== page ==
How will com­plex get us more GPs?

Glamorgan Gazette - - Your Views - Avril Lake Porth­cawl

I UN­DER­STAND that the new multi-mil­lion-pound health com­plex, which the ad­vance pub­lic­ity has in­formed us is to cater for the needs of res­i­dents of Porth­cawl, plus res­i­dents of South Cor­nelly and own­ers of car­a­vans in the re­sort, some of whom are res­i­dent on Trecco Bay site for 10 months of the year, is due to open in Fe­bru­ary 2019.

How­ever, pa­tients seek­ing doc­tors’ ap­point­ments in Porth­cawl at present re­sults in 90-year-olds queu­ing out­side the surgery at 6.45am, in the rain, to be sure of get­ting an ap­point­ment when the surgery opens at 8am. On the morn­ing I ar­rived at 7.10am there were al­ready eight peo­ple in the queue.

One morn­ing last week I at­tempted to con­tact the surgery by phone from 8.10am. Even­tu­ally, when the phone was an­swered, I found all ap­point­ments were gone.

Ac­cord­ing to my con­ver­sa­tion with a very help­ful mem­ber of staff there were only two doc­tors avail­able but there would be more the next day – na­tional short­age of GPs. This, we hear daily in the press and on tele­vi­sion, ap­plies to all of W Wales.

As a res­i­dent of P Porth­cawl, how is a multi-mil­lion-pound, stylish, new build­ing with a view of the duck pond, rather than of the car park, g go­ing to im­prove the health fa­cil­i­ties I need to ac­cess in Porth­cawl?

Mov­ing a ser­vice which t the man­age­ment of our present fa­cil­i­ties is un­able to im­prove, due to cir­cum­stances out of their con­trol, to a posh new build­ing, with­out the abil­ity to in­crease the d doc­tors op­er­at­ing from the n new fa­cil­ity, is noth­ing m more than mov­ing the deckchairs on the Ti­tanic.

To date there has been no in­for­ma­tion, other than a pub­lic re­la­tions ex­er­cise dur­ing the plan­ning ap­pli­ca­tion de­bate, as to what looks at this time lit­tle more than a white ele­phant. You can­not run a school with­out teach­ers nor a GP surgery with­out doc­tors.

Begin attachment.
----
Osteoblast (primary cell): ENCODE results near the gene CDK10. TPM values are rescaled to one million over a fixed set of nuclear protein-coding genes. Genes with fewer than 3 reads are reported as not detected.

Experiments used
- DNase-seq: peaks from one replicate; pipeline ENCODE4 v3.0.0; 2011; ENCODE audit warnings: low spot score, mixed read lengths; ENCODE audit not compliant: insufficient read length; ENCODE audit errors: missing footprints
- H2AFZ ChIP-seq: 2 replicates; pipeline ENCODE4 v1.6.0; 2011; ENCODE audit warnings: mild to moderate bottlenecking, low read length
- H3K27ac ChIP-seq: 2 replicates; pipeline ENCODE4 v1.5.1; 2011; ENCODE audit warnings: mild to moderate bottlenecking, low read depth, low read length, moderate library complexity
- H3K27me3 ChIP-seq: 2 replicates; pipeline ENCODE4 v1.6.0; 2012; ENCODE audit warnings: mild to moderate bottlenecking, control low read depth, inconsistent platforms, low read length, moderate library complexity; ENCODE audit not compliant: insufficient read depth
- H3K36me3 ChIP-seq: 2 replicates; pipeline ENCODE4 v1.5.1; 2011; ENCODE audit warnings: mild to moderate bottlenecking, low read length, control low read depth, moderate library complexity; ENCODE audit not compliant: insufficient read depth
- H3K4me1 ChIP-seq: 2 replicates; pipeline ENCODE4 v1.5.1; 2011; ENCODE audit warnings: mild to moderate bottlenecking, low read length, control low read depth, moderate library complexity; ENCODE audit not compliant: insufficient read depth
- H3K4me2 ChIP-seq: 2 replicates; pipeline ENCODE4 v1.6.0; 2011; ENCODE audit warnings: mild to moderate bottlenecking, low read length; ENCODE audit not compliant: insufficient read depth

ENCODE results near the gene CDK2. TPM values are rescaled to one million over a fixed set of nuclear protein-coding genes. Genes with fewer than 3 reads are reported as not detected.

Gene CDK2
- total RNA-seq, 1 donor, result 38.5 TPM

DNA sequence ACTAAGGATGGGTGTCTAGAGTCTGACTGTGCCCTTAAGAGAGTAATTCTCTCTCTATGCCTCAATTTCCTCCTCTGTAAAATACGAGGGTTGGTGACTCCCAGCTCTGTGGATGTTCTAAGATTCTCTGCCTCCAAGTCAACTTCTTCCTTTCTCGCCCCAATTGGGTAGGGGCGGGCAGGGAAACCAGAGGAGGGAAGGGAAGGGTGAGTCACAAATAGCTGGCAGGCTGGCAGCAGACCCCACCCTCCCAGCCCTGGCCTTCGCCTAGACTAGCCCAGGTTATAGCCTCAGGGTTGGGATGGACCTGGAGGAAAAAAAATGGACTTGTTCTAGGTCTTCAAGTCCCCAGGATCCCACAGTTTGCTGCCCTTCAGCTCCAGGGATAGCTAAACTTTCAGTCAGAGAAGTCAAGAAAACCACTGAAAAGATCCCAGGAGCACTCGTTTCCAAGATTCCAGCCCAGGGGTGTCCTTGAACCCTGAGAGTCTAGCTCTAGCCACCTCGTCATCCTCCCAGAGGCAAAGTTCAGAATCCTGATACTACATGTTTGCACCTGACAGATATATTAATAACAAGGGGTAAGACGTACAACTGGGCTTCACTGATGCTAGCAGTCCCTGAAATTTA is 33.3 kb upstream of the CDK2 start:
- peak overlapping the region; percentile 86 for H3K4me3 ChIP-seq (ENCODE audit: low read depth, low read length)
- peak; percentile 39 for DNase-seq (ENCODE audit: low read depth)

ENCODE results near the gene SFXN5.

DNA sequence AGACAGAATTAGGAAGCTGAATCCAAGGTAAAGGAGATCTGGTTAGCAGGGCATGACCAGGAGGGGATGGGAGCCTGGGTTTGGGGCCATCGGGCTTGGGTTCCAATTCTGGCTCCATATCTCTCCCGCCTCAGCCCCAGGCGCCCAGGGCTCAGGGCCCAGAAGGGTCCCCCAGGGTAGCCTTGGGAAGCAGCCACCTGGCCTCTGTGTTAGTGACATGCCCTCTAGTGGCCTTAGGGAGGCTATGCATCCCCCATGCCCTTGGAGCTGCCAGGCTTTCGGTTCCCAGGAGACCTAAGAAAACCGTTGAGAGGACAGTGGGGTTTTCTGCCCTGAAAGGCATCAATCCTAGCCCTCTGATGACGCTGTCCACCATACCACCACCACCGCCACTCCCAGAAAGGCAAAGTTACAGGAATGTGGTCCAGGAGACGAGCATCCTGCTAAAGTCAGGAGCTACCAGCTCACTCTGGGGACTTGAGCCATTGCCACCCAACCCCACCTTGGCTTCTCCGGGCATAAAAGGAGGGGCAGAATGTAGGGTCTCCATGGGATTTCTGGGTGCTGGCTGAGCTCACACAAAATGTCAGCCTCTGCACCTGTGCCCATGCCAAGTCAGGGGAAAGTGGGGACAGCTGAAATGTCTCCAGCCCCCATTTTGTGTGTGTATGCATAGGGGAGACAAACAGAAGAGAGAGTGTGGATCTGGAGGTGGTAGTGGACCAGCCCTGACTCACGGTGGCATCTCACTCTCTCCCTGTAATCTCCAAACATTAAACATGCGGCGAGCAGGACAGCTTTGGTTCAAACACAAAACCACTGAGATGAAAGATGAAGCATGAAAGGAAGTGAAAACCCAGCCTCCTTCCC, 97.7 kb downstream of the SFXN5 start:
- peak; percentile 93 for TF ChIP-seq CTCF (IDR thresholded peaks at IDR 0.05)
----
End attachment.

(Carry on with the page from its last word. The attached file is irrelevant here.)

The post-war Labour Govern­ment in­tro­duced the NHS in 1948 when farm­ers ploughed fields with horses, most houses in Wales had out­side toi­lets and no hot run­ning wa­ter, and the only houses in a vil­lage with tele­phones were the lo­cal doc­tor and po­lice of­fi­cer. Coal was ten shillings a sack and was ra­tioned to one sack per house­hold.

To­day, the med­i­cal pro­fes­sion can pro­duce ba­bies in test tubes, trans­plant hearts, lungs and kid­neys, and op­er­ate us­ing key­hole surgery – things that in 1948 politi­cians would think of as sci­ence fic­tion – but the sys­tem whereby pa­tients ac­cess the ba­sic health sys­tem has had no ma­jor up­date.

There are al­ready de­vel­op­ment plans which will in­crease the num­ber of res­i­dents in the town, with the present GP ser­vice al­ready un­able to cope.

It is now time for who­ever sanc­tioned the spend­ing of mil­lions of pounds of pub­lic money to as­sure those who will need to use the fa­cil­ity that our al­ready over­stretched GP ser­vices are able to be im­proved.

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